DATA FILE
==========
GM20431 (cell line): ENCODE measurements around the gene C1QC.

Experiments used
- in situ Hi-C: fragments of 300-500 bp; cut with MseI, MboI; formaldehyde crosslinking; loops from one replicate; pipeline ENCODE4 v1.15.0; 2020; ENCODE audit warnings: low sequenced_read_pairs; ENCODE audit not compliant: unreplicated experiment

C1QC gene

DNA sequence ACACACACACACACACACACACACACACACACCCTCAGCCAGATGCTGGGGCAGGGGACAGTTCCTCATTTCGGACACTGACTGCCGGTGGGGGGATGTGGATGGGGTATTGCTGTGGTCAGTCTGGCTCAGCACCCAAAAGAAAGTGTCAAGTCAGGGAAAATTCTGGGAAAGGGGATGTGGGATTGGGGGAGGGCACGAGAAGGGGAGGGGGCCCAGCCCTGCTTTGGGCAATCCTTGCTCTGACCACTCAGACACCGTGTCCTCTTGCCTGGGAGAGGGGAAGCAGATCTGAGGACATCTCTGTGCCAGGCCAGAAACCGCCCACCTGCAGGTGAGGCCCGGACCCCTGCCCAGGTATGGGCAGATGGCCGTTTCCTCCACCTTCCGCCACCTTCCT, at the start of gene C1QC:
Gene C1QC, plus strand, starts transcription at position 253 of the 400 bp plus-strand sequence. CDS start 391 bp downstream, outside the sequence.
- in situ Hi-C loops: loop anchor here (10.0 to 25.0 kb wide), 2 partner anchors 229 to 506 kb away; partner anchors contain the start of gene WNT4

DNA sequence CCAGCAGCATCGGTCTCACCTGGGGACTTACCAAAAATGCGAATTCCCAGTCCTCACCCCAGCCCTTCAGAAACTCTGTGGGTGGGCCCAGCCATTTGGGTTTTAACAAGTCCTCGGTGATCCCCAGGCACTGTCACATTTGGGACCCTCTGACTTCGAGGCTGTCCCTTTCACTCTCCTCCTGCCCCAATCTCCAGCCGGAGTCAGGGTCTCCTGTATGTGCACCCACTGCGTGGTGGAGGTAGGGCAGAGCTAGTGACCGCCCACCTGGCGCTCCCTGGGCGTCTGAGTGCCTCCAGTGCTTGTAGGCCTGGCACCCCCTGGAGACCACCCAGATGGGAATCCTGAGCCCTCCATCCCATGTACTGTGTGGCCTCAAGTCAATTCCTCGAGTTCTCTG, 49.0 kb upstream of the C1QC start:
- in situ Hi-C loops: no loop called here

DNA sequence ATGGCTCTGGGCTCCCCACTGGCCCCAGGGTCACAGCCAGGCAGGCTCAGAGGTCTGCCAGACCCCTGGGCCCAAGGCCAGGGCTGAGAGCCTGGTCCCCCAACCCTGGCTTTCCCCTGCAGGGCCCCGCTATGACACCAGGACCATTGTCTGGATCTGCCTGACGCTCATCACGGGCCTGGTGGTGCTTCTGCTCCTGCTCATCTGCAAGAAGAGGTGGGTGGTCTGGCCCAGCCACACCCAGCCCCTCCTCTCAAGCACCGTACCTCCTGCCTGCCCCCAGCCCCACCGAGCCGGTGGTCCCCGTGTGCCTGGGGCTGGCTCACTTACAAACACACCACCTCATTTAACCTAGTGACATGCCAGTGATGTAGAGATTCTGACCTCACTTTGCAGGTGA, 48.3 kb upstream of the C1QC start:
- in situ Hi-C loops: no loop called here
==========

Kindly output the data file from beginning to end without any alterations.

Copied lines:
GM20431 (cell line): ENCODE measurements around the gene C1QC.

Experiments used
- in situ Hi-C: fragments of 300-500 bp; cut with MseI, MboI; formaldehyde crosslinking; loops from one replicate; pipeline ENCODE4 v1.15.0; 2020; ENCODE audit warnings: low sequenced_read_pairs; ENCODE audit not compliant: unreplicated experiment

C1QC gene

DNA sequence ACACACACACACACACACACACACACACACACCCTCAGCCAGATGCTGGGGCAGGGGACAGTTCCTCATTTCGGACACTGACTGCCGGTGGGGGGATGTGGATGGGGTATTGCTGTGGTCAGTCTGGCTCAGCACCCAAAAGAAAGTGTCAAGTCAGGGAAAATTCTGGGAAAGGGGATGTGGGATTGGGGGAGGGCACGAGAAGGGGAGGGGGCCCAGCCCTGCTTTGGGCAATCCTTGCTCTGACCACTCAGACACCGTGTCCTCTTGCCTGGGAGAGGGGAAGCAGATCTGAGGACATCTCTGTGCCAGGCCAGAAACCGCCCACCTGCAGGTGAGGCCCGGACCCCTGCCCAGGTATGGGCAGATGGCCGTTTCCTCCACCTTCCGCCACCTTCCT, at the start of gene C1QC:
Gene C1QC, plus strand, starts transcription at position 253 of the 400 bp plus-strand sequence. CDS start 391 bp downstream, outside the sequence.
- in situ Hi-C loops: loop anchor here (10.0 to 25.0 kb wide), 2 partner anchors 229 to 506 kb away; partner anchors contain the start of gene WNT4

DNA sequence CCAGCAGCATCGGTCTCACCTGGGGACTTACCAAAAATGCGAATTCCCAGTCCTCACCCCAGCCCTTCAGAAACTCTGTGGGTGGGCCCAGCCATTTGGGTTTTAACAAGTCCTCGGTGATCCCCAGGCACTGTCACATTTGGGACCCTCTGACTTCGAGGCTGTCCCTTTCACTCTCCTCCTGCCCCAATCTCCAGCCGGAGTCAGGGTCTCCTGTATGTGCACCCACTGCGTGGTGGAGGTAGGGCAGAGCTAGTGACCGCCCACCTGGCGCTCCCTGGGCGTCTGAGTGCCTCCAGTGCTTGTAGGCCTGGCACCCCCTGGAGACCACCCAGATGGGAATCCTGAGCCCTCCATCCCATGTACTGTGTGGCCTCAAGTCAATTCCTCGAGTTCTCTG, 49.0 kb upstream of the C1QC start:
- in situ Hi-C loops: no loop called here

DNA sequence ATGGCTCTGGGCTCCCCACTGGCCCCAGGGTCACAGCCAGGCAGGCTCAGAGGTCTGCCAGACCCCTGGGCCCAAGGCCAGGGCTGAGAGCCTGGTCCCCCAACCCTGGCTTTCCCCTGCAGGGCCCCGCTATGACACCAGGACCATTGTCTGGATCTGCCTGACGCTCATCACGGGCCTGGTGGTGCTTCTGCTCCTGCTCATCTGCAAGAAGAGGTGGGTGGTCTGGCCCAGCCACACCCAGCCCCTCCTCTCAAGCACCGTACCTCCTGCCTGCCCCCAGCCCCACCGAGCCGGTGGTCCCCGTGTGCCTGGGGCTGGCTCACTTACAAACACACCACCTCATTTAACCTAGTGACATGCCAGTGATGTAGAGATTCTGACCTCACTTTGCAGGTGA, 48.3 kb upstream of the C1QC start:
- in situ Hi-C loops: no loop called here